The symmetric group algebra, the Brauer algebra and the periplectic Brauer algebra all can be represented using diagrams. This interpretation allows us to construct for each class of these diagram algebras a corresponding category. Its objects are the natural numbers and homomorphisms between m and n in this category are given by (m,n)-diagrams. The diagram algebras themselves can then be recovered by the endomorphism algebras in this category.

For the symmetric group algebra and the Brauer algebra there exists deformations, namely the Iwahori-Hecke algebra and the Birman-Wenzl-Murakami algebra. These deformed algebras can also be represented using diagrams. However, until recently a deformation of the periplectic Brauer algebra was not known.

In this talk I will introduce a new monoidal supercategory using diagrams. The endomorphism algebras of this category recover the quantum periplectic Brauer algebra recently introduced in the setting of Schur-Weyl duality for the quantized enveloping superalgebra of type P by Ahmed, Grantcharov and Guay. 

Solutions of the Clifford-Helmholtz system (Yang Ze, Ghent University)


The Clifford-Helmholtz system as a system of PDEs in a Clifford algebra forms a refinement of the classical Helmholtz equation. Recently we use Laplace transform method to consider this system and try to get the exponential generating functions for the kernels in even-dimensional case.

The Laplace transforms of the solutions are obtained easily, we then equally derive an explicit formula of kernels, which can be further simplified to an infinite sum of Gamma functions and hypergeometric functions. After getting the recursion relations of kernels, it’s possible to find the exponential generating functions of kernels. In this talk we will discuss some attempts on this goals.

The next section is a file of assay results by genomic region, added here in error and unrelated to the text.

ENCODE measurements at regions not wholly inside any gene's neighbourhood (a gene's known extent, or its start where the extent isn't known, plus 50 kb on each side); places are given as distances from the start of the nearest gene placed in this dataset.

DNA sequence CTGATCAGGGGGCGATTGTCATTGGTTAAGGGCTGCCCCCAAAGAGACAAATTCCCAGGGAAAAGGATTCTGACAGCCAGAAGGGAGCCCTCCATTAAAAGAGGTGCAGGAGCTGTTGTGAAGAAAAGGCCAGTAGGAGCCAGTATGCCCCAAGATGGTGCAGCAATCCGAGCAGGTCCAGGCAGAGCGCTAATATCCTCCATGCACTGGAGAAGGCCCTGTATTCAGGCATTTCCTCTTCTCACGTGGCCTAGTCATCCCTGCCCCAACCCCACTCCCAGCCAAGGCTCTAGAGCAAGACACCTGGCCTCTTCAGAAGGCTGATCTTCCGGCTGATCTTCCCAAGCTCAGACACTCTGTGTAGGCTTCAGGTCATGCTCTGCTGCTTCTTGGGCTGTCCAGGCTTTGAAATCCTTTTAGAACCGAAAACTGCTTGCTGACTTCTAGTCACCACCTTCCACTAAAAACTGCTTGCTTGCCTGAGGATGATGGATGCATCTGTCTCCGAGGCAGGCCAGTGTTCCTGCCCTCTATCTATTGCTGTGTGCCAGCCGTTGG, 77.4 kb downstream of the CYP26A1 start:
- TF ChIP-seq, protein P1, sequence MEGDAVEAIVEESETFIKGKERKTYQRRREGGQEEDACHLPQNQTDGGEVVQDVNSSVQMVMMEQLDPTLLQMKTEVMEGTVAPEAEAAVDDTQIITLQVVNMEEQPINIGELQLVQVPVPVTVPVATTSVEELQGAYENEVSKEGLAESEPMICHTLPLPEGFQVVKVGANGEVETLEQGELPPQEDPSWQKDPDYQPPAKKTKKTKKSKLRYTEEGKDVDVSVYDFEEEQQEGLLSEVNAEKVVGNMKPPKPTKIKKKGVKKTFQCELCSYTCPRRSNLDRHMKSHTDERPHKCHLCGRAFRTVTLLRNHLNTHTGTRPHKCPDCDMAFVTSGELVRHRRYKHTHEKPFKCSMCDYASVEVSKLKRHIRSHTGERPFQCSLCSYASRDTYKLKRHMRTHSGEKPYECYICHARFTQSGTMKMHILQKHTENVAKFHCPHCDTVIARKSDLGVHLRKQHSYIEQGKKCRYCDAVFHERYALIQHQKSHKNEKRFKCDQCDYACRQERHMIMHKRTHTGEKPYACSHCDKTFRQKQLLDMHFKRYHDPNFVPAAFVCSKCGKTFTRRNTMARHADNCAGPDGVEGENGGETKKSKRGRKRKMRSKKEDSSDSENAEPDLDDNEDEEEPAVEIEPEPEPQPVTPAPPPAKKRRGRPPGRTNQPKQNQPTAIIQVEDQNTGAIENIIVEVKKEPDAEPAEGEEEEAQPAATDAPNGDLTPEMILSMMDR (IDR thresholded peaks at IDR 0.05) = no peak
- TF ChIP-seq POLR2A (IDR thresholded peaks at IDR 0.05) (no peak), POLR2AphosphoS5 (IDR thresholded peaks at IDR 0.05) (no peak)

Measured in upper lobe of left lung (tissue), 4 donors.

The presented work is a joint work with Hendrik De Bie and Roy Oste.

An approach to the Gaussian RBF kernels via Fock spaces (Chapman University, USA)


The Gaussian RBF kernel is one of the most used kernels in machine learning kernel methods such as support vector machines (SVMs) algorithms. In this talk we apply Fock spaces to study Gaussian RBF kernels of a complex variable. It turns out that complex analysis techniques allow us to consider feature spaces and feature maps of these kernels using the Segal-Bargmann transform. We will also discuss how these RBF kernels can be related to some important operators in quantum mechanics and time frequency analysis, specifically, we study different connections of Gaussian RBF kernels with creation, annihilation, Fourier, translation and Weyl operators. In particular, a semi-group property will be proved in the case of Weyl operators. Finally, we use quaternionic Fock spaces in order to introduce RBF kernels of a quaternionic variable.

Betting Networks (Nicolas Vercheval, Ghent University)


Neural network classifiers are usually probabilistic, in that they typically select their prediction(s) based on an output discrete probability distribution of the label given the sample called confidence scores. On the one hand, confidence scores are helpful to the final user as they present a quantitative risk estimation when accepting the prediction on never-seen-before data. On the other hand, both the frequentist and the Bayesian interpretation of probability are incompatible with current machine learning challenges. In this seminar, I will discuss the De Finetti definition of probability and its implementation as a bet between two models. The related betting loss shows good performances and offers some connections to other loss functions.